Former President Donald Trump surrendered on Thursday for a fourth time this year, with this case focusing on his efforts to overturn his 2020 general election defeat in Georgia.
The probe by Fulton County District Attorney Fani Willis began shortly after the release of a recording of a Jan. 2, 2021, phone call between Trump and Georgia Secretary of State Brad Raffensperger in which the then-president suggested that Raffensperger could “find 11,780 votes” — just enough to overtake Joe Biden.
Trump, a Republican, has described his phone call to Raffensperger as “perfect” and has portrayed the prosecution by the Democratic district attorney as politically motivated.
Here’s a look at some of the other top probes against Trump as he campaigns for the 2024 Republican nomination:
Special counsel Jack Smith has been leading two federal probes related to Trump, both of which have resulted in charges against the former president.
The first charges to result from those investigations came in June when Trump was indicted on charges he mishandled top secret documents at his Florida estate. The indictment alleged that Trump repeatedly enlisted aides and lawyers to help him hide records demanded by investigators and cavalierly showed off a Pentagon “plan of attack” and classified map.
In all, Trump faces 40 felonies in the classified documents case. The most serious charge carries a penalty of up to 20 years in prison.
Walt Nauta, a valet for Trump, and Carlos De Oliveira, the property manager at Trump’s Florida estate, have been charged in the case with scheming to conceal surveillance footage from federal investigators and lying about it.
Trump and Nauta have pleaded not guilty. De Oliveira is scheduled to be arraigned Tuesday.
U.S. District Judge Aileen Cannon set a trial date of May 20, 2024. If that date holds, it will mean a possible trial will not start until deep into the presidential nominating calendar and probably well after the Republican nominee is clear — though before that person is officially nominated at the Republican National Convention.
Smith’s second case against Trump was unveiled in August when the former president was indicted on felony charges for working to overturn the results of the 2020 election in the run-up to the violent riot by his supporters at the U.S. Capitol.
The four-count indictment includes charges of conspiracy to defraud the United States government and conspiracy to obstruct an official proceeding: the congressional certification of Biden’s victory. It describes how Trump repeatedly told supporters and others that he had won the election, despite knowing that was false, and how he tried to persuade state officials, Vice President Mike Pence and finally Congress to overturn the legitimate results.
After a weekslong campaign of lies about the election results, prosecutors allege that Trump sought to exploit the violence at the Capitol by pointing to it as a reason to further delay the counting of votes that sealed his defeat.
In their charging documents, prosecutors referenced a half-dozen unindicted co-conspirators, including lawyers inside and outside of government who they said had worked with Trump to undo the election results and advanced legally dubious schemes to enlist slates of fake electors in battleground states won by Biden.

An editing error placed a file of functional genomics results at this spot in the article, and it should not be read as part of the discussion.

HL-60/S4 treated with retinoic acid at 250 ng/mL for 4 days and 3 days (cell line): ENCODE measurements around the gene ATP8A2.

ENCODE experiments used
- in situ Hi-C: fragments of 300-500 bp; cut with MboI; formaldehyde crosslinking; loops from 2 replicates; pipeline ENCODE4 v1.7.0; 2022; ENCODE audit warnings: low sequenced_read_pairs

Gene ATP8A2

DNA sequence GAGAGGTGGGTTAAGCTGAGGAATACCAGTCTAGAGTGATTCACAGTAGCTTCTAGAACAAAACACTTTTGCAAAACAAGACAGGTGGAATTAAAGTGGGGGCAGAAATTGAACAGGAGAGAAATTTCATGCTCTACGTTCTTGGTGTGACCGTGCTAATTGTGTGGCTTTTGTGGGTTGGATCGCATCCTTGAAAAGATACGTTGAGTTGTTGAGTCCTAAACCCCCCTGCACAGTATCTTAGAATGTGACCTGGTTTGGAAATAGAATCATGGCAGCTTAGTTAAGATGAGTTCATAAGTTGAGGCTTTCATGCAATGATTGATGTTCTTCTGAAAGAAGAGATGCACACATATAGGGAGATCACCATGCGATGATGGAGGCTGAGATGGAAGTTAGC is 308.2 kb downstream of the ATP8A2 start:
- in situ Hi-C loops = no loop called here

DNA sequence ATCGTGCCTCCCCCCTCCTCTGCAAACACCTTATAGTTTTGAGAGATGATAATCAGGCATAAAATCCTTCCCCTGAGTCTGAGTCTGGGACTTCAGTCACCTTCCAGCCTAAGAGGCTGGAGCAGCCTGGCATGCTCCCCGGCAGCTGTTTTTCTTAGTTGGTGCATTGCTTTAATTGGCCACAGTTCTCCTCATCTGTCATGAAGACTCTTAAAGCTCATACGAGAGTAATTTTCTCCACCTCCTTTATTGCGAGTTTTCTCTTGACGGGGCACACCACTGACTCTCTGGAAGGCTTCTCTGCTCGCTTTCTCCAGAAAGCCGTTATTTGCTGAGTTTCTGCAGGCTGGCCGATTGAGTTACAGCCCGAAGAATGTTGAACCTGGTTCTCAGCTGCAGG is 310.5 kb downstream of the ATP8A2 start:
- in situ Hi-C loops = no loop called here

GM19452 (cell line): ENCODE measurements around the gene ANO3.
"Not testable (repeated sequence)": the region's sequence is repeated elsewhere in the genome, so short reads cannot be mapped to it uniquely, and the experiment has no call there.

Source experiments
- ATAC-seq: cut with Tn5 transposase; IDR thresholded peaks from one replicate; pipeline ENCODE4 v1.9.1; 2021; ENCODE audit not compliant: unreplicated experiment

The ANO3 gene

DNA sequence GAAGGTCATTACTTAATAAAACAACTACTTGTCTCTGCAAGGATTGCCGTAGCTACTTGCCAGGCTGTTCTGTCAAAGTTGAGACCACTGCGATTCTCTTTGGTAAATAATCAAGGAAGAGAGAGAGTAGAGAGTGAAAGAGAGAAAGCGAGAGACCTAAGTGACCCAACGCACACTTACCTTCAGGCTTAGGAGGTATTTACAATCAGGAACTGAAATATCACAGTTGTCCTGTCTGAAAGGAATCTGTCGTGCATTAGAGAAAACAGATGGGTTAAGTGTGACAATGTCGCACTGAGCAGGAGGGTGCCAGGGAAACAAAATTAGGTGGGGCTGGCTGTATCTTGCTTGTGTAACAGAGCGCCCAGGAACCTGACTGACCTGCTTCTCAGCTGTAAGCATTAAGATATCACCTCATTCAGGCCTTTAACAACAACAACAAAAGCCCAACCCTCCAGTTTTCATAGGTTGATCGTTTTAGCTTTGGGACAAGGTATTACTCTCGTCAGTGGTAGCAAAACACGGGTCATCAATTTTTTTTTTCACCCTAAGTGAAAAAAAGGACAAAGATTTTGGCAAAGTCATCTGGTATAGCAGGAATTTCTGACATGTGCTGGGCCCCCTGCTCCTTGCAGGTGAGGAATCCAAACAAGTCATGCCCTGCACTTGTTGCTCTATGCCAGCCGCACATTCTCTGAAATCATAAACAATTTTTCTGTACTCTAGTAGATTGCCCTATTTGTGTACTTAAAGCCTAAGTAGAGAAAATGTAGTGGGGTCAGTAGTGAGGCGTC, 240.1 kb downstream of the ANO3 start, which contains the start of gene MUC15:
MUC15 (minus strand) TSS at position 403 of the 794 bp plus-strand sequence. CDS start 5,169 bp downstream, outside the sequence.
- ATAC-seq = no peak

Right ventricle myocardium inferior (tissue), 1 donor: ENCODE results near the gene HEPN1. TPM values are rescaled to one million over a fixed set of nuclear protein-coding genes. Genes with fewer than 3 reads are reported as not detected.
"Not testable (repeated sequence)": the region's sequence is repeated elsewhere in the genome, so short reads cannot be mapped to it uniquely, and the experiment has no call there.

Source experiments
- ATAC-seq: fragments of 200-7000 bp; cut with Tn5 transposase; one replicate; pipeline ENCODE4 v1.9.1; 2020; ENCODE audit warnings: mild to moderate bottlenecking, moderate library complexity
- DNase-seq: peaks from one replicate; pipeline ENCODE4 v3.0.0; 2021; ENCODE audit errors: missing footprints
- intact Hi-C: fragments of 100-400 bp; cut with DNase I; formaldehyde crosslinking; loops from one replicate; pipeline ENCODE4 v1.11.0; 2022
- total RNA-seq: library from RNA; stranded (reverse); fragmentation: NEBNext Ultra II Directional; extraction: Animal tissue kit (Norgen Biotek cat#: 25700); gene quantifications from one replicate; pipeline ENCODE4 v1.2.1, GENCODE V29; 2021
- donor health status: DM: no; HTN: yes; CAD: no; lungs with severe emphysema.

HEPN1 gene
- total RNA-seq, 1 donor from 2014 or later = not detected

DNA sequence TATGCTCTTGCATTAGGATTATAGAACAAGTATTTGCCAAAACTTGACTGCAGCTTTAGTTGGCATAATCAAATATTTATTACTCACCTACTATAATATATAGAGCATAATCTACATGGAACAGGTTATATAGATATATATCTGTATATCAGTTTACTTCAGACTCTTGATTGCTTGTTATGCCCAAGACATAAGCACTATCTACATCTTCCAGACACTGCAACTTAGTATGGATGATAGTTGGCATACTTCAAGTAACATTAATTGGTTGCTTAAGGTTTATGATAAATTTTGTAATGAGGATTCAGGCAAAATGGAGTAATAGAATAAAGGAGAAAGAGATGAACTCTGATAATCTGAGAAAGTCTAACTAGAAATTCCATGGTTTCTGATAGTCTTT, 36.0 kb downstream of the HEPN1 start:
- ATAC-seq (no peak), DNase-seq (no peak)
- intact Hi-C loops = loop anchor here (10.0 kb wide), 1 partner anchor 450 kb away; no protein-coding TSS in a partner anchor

The Trump campaign called the charges “fake” and asked why it took 2 1/2 years to bring them.
Trump became the first former U.S. president in history to face criminal charges when he was indicted in New York in March on state charges stemming from hush money payments made during the 2016 presidential campaign to bury allegations of extramarital sexual encounters.
He pleaded not guilty to 34 felony counts of falsifying business records. Each count is punishable by up to four years in prison, though it’s not clear if a judge would impose any prison time if Trump were convicted.
The counts are linked to a series of checks that were written to his lawyer Michael Cohen to reimburse him for his role in paying off porn actor Stormy Daniels, who alleged a sexual encounter with Trump in 2006, not long after Melania Trump gave birth to their son, Barron. Those payments were recorded in various internal company documents as being for a legal retainer that prosecutors say didn’t exist.
The former president is next set to appear in state court on Jan. 4, before Republicans begin their nominating process in earnest.
NEW YORK CIVIL CASES
New York Attorney General Letitia James has sued Trump and the Trump Organization, alleging they misled banks and tax authorities about the value of assets including golf courses and skyscrapers to get loans and tax benefits.
That lawsuit could lead to civil penalties against the company if James, a Democrat, prevails. She is seeking a $250 million fine and a ban on Trump doing business in New York. Manhattan prosecutors investigated the same alleged conduct but did not pursue criminal charges.
A civil trial is scheduled in state court for October.
In a separate civil case in federal court in New York, Trump was found liable in May of sexually abusing and defaming former magazine columnist E. Jean Carroll in the mid-1990s. The jury rejected Carroll’s claim that Trump had raped her in a dressing room.
Trump was ordered to pay $5 million to Carroll. He has appealed and has adamantly denied her accusations. In July, a federal judge upheld the jury’s verdict against Trump, rejecting the former president’s claims that the award was excessive.